After five weeks of upward momentum, mortgage rates unexpectedly dropped this week, which could lure potential buyers back into the market.
“The past week has been a whirlwind of economic indicators and unforeseen events that have sent mortgage rates down,” writes Hannah Jones, economic research analyst at Realtor.com.
Although the Fed suggested earlier last week that the federal funds rate could be increased further to ease inflation, the recent crises in the banking sector have sent investors into a tailspin.
“The bankruptcy and resulting bailout of the Silicon Valley Bank led to heightened investor concern about additional bank closures, which pushed activity into Treasuries, resulting in a drop in 10-year Treasury yields and a decrease in in mortgage rates,” says Jones.
30 year fixed rate mortgages
The 30-year average fixed rate dropped to 6.60% this week, compared with last week’s average of 6.73%. A year ago at this time, America’s most popular home loan averaged 4.16%.
While that drop has made home ownership more affordable for many Americans, Nadia Evangelou, senior economist at the National Association of Realtors (NAR), believes rates could drop further depending on the financial market and the Fed’s meeting in next week.
“At today’s rate, many can afford a mid-priced home as they have to spend less than 25% of their gross income for the monthly mortgage payment,” she says.
“If rates drop further to 6%, buyers will be able to buy the mid-priced home by paying 14%, which was the average home down payment for buyers in 2022.”
15 year fixed rate mortgage rate trend
The 15-year average fixed rate also dropped slightly from 5.95% to 5.90% this week. This time, a year ago, the 15-year fixed rate averaged just 3.39%.
“The turmoil in financial markets is putting significant downward pressure on rates, which should benefit borrowers in the near term,” says Sam Khater, chief economist at real estate giant Freddie Mac.
He encourages buyers to take advantage of volatility and research additional rate quotes before settling on a home loan.
“Our research concludes that homebuyers can save $600 to $1,200 annually by taking the time to shop between multiple lenders.”
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Luxury home purchases break record
Wealthy homebuyers are also experiencing a sticker shock in the market. US luxury home sales fell 44.6% year-on-year to the second-lowest level on record during the three months ended Jan. 31, reports real estate brokerage Redfin.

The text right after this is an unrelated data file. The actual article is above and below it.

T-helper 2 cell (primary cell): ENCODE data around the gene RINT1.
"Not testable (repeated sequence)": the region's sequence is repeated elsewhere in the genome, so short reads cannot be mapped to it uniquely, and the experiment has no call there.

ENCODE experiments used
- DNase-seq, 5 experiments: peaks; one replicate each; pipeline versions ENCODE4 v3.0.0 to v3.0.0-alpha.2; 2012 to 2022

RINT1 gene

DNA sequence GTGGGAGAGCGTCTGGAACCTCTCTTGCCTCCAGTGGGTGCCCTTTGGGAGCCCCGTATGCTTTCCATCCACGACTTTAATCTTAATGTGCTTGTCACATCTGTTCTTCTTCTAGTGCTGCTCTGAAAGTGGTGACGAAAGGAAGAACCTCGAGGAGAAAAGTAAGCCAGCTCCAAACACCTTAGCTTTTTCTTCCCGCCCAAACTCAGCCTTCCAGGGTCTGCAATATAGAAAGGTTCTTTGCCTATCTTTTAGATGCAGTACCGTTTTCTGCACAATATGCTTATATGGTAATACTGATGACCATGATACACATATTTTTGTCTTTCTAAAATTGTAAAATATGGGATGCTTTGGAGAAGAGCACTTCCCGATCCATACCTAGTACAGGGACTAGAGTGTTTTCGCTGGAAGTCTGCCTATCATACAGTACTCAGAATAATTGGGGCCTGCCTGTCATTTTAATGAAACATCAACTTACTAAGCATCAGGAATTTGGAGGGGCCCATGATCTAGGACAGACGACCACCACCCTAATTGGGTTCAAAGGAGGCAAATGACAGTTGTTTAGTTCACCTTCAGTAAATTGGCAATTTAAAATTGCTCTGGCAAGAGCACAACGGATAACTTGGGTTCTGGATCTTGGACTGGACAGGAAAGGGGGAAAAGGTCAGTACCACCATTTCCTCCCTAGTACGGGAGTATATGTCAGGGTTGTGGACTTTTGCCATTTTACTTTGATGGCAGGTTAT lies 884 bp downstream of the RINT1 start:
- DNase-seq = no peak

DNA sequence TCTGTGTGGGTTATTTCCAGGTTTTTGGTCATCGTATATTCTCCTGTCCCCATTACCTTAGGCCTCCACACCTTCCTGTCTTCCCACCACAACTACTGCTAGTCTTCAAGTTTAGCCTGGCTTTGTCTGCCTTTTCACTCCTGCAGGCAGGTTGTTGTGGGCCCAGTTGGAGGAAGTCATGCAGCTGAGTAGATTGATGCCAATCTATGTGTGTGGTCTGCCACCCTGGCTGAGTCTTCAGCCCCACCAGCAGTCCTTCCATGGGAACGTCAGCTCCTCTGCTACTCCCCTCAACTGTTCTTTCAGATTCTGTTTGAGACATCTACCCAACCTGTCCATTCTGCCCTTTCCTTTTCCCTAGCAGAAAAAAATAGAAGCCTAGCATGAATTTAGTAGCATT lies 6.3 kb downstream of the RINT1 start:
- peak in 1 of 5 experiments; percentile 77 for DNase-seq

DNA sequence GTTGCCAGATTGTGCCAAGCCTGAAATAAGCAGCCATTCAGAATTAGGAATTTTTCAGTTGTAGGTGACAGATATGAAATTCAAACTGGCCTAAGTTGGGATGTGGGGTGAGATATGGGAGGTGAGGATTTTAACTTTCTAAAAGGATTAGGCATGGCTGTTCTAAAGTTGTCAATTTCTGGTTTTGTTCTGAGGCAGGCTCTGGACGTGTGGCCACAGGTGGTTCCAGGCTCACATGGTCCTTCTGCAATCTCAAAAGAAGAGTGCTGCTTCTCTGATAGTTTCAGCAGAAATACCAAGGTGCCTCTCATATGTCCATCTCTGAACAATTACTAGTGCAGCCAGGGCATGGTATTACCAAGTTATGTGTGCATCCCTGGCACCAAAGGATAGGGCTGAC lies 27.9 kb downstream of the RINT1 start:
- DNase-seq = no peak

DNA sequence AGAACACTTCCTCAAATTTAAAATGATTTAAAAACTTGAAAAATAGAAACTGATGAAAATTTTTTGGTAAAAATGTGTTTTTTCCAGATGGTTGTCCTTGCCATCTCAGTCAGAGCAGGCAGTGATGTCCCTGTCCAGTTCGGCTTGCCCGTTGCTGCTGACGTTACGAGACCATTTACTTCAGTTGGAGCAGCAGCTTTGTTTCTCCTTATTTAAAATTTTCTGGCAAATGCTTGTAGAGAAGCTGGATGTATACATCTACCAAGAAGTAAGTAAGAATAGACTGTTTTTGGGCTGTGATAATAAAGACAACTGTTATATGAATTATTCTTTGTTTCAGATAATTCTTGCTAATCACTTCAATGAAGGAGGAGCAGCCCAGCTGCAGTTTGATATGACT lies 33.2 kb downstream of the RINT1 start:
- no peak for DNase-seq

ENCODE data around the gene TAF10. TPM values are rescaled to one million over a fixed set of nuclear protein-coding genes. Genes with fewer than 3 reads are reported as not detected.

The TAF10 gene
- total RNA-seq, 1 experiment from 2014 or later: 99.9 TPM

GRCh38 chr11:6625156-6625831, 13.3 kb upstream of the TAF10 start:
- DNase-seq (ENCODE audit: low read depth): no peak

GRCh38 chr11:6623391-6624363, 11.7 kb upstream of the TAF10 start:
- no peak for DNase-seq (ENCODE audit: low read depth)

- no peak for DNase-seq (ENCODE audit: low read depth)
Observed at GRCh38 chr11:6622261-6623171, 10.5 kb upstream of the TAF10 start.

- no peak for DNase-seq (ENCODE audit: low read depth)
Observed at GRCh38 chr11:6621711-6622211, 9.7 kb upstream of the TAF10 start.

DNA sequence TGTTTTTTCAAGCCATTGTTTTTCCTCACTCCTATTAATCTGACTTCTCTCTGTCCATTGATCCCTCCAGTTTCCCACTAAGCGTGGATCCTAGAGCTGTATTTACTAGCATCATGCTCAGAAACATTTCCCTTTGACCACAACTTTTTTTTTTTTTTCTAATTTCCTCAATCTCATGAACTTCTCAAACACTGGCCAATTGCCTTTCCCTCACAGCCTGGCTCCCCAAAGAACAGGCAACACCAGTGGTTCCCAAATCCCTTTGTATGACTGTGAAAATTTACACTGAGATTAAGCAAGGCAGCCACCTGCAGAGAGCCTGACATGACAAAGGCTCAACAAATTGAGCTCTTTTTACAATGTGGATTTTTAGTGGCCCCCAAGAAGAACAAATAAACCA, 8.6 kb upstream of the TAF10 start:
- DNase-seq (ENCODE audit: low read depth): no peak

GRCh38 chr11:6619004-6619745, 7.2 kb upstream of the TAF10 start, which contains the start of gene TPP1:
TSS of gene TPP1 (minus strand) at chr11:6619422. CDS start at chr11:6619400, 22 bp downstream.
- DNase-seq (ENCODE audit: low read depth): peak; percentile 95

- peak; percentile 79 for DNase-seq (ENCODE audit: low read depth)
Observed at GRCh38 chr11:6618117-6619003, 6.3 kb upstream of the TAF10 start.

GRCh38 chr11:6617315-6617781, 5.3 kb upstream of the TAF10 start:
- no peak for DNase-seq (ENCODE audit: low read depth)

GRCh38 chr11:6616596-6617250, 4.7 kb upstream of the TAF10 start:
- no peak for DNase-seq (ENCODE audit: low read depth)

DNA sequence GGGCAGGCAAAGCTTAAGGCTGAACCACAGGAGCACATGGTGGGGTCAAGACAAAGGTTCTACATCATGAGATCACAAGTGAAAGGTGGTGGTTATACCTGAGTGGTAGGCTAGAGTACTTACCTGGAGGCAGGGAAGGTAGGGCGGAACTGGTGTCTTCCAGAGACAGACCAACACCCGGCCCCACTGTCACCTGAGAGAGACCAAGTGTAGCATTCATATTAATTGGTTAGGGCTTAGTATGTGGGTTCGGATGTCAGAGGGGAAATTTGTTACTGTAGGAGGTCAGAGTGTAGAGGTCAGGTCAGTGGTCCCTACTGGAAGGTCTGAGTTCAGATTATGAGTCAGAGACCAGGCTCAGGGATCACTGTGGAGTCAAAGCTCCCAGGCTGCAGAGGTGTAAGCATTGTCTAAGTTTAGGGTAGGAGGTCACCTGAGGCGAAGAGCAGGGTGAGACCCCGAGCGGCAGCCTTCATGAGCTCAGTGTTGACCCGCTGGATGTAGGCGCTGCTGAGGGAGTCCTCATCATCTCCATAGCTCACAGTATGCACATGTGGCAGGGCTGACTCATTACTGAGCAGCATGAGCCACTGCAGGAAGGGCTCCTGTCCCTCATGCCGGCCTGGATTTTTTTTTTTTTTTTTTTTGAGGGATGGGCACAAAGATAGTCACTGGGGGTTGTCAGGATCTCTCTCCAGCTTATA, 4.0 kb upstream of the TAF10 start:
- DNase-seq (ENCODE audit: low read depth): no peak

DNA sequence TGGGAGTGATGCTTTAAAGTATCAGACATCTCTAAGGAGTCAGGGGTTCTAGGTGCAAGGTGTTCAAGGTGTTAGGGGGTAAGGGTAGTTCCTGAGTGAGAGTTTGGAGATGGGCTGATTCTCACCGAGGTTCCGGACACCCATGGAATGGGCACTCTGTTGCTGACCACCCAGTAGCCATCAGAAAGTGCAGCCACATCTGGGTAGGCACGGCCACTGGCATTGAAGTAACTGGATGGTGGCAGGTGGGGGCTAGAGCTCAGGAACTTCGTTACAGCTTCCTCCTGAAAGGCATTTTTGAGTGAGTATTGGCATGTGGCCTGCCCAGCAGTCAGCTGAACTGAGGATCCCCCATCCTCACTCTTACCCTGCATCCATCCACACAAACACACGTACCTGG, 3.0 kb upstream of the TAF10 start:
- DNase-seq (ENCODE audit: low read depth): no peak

The average selling price also jumped 9% from the same period last year to $1.09 million, close to the all-time high of $1.1 million reached in spring 2022. However, there could still be an “upside front” for potential buyers, according to Redfin head of economics research Chen Zhao.
Zhao points out that competition is limited, and jumbo loans generally have lower mortgage rates compared to other types of loans, since there is less risk that high-end buyers will default on their mortgages.
“Rich house hunters also receive additional fee rebates from their banks as an advantage for storing substantial funds there.”
Zhao recommends that buyers shop around for the best mortgage rate possible and ask their favorite lender to match the lowest quote.
Mortgage demand continues to grow
Thanks to lower rates, demand for mortgages is up 6.5% from last week, according to the Mortgage Bankers Association (MBA).
“Property purchase orders increased for the second consecutive week, but remained nearly 40% below last year’s pace,” says Joel Kan, MBA vice president and chief economist.
“While lower rates should boost demand for real estate, financial market volatility could deter homebuyers from making their decisions.”
The drop in rates also encouraged some borrowers to refinance their home loans, as refinancing activity increased by 5% – although it remains 74% lower than the same week a year ago.
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